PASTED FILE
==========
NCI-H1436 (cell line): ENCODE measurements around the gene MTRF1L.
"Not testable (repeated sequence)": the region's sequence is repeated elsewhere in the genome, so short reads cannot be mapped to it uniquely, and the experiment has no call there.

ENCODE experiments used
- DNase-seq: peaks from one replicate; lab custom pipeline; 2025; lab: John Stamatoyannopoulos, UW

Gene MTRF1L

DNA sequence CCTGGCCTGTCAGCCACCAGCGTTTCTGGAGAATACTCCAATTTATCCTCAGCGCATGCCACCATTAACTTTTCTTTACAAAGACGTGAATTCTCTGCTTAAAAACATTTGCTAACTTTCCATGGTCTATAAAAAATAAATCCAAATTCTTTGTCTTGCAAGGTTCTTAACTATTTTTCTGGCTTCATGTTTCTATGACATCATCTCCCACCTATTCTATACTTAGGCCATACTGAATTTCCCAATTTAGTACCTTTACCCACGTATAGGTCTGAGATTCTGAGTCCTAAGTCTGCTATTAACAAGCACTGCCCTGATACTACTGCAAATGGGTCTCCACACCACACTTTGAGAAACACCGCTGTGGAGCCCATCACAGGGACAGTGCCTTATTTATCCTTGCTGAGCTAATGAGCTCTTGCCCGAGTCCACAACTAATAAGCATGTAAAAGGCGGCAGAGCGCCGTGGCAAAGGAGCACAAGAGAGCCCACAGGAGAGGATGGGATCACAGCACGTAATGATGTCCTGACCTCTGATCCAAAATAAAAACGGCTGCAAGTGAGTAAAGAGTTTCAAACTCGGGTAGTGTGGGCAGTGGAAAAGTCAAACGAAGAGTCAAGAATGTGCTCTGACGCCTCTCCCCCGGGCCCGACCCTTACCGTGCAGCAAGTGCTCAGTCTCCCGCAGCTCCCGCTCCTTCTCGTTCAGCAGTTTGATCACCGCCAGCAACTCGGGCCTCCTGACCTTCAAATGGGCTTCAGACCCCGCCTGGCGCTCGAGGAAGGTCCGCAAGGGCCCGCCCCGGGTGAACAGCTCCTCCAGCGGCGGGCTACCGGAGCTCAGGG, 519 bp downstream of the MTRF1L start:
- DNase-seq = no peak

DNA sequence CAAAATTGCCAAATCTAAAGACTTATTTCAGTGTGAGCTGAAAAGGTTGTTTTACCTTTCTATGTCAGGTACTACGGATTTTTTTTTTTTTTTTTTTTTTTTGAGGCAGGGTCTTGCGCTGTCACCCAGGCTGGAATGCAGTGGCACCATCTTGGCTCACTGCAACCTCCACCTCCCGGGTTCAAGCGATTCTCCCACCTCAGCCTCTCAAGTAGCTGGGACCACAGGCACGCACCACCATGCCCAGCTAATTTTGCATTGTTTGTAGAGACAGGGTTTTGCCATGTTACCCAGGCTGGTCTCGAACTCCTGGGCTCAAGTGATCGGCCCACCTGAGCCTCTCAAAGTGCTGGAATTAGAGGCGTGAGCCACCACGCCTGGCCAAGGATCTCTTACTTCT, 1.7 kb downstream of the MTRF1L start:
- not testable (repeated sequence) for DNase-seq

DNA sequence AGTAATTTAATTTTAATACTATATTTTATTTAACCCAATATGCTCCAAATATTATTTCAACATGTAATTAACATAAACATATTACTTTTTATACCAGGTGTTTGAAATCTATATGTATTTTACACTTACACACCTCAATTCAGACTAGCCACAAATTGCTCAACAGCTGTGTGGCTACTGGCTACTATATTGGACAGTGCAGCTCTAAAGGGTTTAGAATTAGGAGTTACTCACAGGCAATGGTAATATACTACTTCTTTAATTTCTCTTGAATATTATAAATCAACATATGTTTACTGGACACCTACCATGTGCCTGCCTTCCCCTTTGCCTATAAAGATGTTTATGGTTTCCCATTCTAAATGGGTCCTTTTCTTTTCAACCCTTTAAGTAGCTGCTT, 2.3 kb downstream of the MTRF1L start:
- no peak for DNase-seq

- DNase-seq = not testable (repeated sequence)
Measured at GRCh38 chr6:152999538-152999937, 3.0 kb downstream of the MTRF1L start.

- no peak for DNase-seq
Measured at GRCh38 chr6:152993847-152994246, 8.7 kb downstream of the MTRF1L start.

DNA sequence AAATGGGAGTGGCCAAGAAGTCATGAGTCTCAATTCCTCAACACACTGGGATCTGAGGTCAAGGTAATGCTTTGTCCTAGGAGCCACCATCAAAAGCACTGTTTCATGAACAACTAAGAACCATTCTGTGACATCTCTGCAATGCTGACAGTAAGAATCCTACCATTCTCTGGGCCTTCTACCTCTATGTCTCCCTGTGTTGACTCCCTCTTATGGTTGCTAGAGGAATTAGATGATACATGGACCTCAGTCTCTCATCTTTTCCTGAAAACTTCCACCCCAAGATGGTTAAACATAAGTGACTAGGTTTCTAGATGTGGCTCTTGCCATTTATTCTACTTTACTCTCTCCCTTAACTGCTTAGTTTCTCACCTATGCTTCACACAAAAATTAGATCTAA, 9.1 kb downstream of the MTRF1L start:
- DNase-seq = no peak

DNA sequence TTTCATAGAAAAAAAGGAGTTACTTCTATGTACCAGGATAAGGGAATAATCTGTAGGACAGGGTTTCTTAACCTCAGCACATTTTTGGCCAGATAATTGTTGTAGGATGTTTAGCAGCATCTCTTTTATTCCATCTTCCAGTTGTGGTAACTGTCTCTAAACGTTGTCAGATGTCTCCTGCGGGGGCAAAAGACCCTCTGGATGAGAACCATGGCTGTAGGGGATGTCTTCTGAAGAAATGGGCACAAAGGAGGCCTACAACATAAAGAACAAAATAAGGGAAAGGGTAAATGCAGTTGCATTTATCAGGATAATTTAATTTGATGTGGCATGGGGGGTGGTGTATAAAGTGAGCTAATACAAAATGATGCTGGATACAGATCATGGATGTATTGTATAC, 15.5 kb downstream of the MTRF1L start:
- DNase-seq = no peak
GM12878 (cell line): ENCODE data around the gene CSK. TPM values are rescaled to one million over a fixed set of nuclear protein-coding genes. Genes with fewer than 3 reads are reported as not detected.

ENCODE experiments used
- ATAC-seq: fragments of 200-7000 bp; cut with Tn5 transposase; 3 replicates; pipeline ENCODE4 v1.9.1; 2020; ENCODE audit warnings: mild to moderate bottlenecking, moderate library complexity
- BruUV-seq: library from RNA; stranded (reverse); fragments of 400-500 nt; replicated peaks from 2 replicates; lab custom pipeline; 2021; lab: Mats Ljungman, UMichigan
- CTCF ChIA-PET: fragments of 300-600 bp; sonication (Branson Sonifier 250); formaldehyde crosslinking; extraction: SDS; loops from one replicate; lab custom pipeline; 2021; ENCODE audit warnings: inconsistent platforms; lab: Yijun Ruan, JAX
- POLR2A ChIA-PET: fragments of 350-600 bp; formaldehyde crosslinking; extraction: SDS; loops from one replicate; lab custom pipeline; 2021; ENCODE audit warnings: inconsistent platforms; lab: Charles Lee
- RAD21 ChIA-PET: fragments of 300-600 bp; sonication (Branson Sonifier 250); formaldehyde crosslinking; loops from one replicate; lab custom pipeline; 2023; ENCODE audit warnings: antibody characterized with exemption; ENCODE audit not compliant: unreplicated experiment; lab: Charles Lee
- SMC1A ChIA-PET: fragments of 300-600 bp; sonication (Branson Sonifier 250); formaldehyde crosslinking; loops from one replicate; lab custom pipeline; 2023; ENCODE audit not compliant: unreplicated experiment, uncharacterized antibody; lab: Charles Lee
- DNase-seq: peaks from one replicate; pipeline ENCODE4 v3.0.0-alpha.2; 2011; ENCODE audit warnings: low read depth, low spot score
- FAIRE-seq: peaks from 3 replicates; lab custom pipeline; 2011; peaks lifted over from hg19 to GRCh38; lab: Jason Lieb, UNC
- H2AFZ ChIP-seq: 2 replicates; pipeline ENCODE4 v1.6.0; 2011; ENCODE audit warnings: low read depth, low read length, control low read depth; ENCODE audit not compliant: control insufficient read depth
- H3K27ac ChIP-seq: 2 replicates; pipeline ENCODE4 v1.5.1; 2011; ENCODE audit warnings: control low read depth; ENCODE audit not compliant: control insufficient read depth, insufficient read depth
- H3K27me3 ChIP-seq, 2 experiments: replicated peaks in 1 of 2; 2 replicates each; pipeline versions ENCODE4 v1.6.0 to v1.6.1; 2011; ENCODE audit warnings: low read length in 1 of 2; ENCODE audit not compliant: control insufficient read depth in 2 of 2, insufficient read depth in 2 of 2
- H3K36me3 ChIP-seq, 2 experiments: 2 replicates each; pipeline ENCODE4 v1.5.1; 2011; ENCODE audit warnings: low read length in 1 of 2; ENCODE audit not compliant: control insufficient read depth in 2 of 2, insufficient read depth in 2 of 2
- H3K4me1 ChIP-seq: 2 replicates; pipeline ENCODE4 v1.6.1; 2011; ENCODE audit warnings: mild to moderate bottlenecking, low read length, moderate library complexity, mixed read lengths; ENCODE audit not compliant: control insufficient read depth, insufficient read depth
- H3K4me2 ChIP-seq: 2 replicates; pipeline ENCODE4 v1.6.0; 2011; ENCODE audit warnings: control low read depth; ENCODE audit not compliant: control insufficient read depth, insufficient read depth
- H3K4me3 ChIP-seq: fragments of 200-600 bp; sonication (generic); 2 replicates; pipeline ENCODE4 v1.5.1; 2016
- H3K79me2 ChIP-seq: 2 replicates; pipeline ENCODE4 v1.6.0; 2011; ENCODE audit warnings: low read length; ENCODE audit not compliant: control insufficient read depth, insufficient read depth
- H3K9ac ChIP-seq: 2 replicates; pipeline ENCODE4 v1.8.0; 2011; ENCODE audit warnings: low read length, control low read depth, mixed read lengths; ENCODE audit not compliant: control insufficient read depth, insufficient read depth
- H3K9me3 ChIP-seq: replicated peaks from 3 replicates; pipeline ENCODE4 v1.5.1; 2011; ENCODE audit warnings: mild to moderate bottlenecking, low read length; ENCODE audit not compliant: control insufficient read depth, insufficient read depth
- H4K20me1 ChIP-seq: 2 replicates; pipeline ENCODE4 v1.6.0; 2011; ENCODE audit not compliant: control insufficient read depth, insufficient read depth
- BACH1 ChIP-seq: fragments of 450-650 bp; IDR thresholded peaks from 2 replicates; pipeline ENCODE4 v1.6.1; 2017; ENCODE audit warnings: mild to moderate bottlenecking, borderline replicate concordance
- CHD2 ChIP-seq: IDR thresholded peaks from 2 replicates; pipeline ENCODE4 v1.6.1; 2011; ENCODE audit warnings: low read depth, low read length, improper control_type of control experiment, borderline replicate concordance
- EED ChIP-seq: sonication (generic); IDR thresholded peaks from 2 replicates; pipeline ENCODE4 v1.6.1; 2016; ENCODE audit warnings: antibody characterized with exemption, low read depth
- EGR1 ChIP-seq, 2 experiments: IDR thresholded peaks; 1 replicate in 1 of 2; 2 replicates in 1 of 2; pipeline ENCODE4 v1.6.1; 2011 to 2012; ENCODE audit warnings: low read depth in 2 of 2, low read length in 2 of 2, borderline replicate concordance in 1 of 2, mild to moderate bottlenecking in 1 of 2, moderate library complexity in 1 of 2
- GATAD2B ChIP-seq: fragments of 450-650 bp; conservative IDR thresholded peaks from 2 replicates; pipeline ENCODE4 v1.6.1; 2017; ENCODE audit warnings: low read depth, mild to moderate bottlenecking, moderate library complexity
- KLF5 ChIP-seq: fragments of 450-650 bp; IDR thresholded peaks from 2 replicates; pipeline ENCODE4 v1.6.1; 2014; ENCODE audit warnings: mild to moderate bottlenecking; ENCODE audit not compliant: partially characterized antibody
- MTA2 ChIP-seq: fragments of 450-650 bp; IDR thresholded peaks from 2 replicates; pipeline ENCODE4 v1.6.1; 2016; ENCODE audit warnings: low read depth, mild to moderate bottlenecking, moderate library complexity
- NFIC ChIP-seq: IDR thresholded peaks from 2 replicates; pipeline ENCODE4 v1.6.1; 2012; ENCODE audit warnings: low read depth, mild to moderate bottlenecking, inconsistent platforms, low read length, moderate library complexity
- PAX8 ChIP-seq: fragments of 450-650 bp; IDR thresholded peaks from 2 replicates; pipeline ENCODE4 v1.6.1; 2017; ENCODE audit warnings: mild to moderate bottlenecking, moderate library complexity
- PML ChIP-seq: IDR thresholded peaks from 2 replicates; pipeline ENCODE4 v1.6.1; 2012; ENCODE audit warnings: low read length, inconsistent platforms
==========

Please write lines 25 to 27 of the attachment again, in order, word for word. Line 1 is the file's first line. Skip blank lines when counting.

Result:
- POLR2A ChIA-PET: fragments of 350-600 bp; formaldehyde crosslinking; extraction: SDS; loops from one replicate; lab custom pipeline; 2021; ENCODE audit warnings: inconsistent platforms; lab: Charles Lee
- RAD21 ChIA-PET: fragments of 300-600 bp; sonication (Branson Sonifier 250); formaldehyde crosslinking; loops from one replicate; lab custom pipeline; 2023; ENCODE audit warnings: antibody characterized with exemption; ENCODE audit not compliant: unreplicated experiment; lab: Charles Lee
- SMC1A ChIA-PET: fragments of 300-600 bp; sonication (Branson Sonifier 250); formaldehyde crosslinking; loops from one replicate; lab custom pipeline; 2023; ENCODE audit not compliant: unreplicated experiment, uncharacterized antibody; lab: Charles Lee